The Guyanese government is willing to consider providing assistance to financially struggling and currently dormant Fly Jamaica Airways (OJ, Kingston Norman Manley), The Guyana Chronicle has reported.

"The government would not be averse to helping Fly Jamaica if it is in a position to do so. I don’t know what, if any, help Fly Jamaica [may] request and whether the government would be in a position to respond," Finance Minister Winston Jordan said.

The Guyanese-owned airline has been struggling since its only B757-200 N524AT (msn 30233) overshot the runway in Georgetown Cheddi Jagan on November 9, 2018, and was damaged beyond repair. The carrier's second aircraft, B767-300 N767WA (msn 24876) has been out of revenue service since October 7, 2018. On October 12, 2018, the aircraft was repositioned to México City Int'l for maintenance and remains grounded there.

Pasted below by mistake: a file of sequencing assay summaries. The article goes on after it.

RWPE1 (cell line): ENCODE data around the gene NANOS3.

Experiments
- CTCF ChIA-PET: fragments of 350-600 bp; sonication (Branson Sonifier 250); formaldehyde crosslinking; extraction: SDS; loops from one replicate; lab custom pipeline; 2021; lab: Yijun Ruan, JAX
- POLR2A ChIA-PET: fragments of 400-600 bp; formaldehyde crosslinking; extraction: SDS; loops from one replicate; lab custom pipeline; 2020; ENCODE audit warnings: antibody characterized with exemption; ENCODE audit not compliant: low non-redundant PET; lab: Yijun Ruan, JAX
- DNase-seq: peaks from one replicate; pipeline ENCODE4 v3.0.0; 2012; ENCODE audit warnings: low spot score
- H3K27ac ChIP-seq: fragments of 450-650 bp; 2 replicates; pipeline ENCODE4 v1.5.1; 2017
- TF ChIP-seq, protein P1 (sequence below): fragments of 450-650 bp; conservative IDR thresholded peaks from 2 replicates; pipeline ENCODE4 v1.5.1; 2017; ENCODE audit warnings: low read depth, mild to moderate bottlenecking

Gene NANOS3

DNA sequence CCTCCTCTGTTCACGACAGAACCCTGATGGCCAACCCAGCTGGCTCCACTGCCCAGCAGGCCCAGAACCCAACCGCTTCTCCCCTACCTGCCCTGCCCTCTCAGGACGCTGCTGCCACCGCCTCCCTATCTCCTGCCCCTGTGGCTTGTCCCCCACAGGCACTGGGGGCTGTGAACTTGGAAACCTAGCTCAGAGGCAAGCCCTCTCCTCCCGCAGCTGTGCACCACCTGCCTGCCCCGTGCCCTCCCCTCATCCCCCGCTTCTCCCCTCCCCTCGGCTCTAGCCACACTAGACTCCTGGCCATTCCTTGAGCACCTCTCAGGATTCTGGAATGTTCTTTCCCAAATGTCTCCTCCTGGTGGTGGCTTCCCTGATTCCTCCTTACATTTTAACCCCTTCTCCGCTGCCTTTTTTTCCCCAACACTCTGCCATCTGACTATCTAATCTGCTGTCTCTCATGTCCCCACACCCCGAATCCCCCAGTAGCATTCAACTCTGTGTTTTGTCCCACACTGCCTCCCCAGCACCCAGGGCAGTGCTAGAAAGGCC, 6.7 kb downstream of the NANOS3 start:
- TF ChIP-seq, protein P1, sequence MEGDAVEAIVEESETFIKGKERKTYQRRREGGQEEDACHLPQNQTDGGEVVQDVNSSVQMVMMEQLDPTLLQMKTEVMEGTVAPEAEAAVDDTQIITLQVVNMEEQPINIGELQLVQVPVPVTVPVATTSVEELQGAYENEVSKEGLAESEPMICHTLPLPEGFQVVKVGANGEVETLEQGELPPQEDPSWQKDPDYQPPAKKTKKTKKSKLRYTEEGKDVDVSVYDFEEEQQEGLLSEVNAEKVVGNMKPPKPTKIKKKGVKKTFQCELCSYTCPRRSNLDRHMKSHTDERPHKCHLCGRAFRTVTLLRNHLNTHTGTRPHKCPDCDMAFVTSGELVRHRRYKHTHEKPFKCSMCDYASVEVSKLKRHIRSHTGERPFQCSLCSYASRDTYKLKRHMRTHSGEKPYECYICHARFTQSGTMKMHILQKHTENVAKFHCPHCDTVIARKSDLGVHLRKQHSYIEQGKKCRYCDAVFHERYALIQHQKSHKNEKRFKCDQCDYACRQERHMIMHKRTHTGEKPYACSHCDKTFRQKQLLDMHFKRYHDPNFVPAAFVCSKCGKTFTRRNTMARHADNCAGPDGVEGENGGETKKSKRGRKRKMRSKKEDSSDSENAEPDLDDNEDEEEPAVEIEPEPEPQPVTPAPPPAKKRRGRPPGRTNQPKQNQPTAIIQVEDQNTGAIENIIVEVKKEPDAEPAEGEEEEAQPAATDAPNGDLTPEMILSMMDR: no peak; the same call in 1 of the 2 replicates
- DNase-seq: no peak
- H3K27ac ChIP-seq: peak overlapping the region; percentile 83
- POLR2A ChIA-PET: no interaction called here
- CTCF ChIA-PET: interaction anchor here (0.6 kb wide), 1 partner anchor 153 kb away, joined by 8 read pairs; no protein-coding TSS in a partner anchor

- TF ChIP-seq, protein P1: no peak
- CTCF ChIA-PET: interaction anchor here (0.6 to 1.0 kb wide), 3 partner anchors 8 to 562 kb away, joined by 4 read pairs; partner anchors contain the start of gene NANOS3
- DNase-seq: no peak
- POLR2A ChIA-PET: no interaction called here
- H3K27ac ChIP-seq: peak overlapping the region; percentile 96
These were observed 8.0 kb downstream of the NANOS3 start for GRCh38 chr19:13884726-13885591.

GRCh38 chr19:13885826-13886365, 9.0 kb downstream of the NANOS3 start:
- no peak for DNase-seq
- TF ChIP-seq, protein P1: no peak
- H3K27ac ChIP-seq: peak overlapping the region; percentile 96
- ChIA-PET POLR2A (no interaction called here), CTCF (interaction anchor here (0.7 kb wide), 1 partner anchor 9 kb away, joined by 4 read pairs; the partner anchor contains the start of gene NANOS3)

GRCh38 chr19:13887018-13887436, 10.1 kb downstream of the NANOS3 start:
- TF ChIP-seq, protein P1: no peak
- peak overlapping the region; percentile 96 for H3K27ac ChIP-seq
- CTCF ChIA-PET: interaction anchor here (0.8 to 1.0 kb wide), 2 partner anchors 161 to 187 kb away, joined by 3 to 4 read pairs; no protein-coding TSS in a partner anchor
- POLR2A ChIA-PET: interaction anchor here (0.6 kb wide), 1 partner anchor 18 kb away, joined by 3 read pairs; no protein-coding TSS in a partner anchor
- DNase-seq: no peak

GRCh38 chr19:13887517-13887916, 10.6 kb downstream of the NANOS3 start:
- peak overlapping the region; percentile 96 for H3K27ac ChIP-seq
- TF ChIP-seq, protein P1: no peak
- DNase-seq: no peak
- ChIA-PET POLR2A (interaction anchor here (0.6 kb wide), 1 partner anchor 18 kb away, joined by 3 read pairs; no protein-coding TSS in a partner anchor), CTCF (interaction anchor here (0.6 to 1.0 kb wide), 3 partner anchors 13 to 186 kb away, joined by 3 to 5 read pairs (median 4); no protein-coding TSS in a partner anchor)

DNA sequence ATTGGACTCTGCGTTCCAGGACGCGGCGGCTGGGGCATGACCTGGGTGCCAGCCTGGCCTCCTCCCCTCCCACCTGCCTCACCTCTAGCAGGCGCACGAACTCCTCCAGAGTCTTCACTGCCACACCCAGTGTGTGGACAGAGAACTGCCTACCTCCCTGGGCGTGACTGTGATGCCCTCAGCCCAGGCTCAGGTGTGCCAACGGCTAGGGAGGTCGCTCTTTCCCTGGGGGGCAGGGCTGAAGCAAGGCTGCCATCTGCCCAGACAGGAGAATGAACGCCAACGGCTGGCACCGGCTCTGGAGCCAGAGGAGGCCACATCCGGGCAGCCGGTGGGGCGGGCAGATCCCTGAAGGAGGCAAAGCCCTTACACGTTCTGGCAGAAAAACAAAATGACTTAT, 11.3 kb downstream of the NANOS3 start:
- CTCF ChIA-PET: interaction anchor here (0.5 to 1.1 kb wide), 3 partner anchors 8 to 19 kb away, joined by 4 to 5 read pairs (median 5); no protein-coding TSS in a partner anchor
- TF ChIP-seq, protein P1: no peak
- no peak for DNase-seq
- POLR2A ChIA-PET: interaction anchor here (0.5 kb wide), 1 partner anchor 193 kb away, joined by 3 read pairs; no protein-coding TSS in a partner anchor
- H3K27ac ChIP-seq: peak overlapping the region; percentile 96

RJR News reported in late December that the dormant carrier was struggling financially and failed to pay salaries for the last two months of 2018 on time.

The carrier has been hit by the costs of compensation after the crash landing of its B757 and lost revenues due to inactivity. In mid-January, Fly Jamaica announced it would wet-lease a B757-200 from National Airlines (N8, Orlando Sanford), although Flightradar24 ADS-B data indicates that the contract has not yet commenced.

The Guyanese government's readiness to intervene stems from the need to preserve connectivity on the key Georgetown-New York JFK route, which Fly Jamaica used to serve. The lucrative service is also operated by Caribbean Airlines (BW, Port of Spain), while Surinam Airways (PY, Paramaribo Int'l) and American Airlines (AA, Dallas/Fort Worth) operate from Guyana to Miami Int'l. The traffic between the South American state and the US is expected to increase once oil exploration commences in Guyana shortly. Eastern Airlines (2D, Greensboro) is planning to launch services from JFK to Georgetown later this year.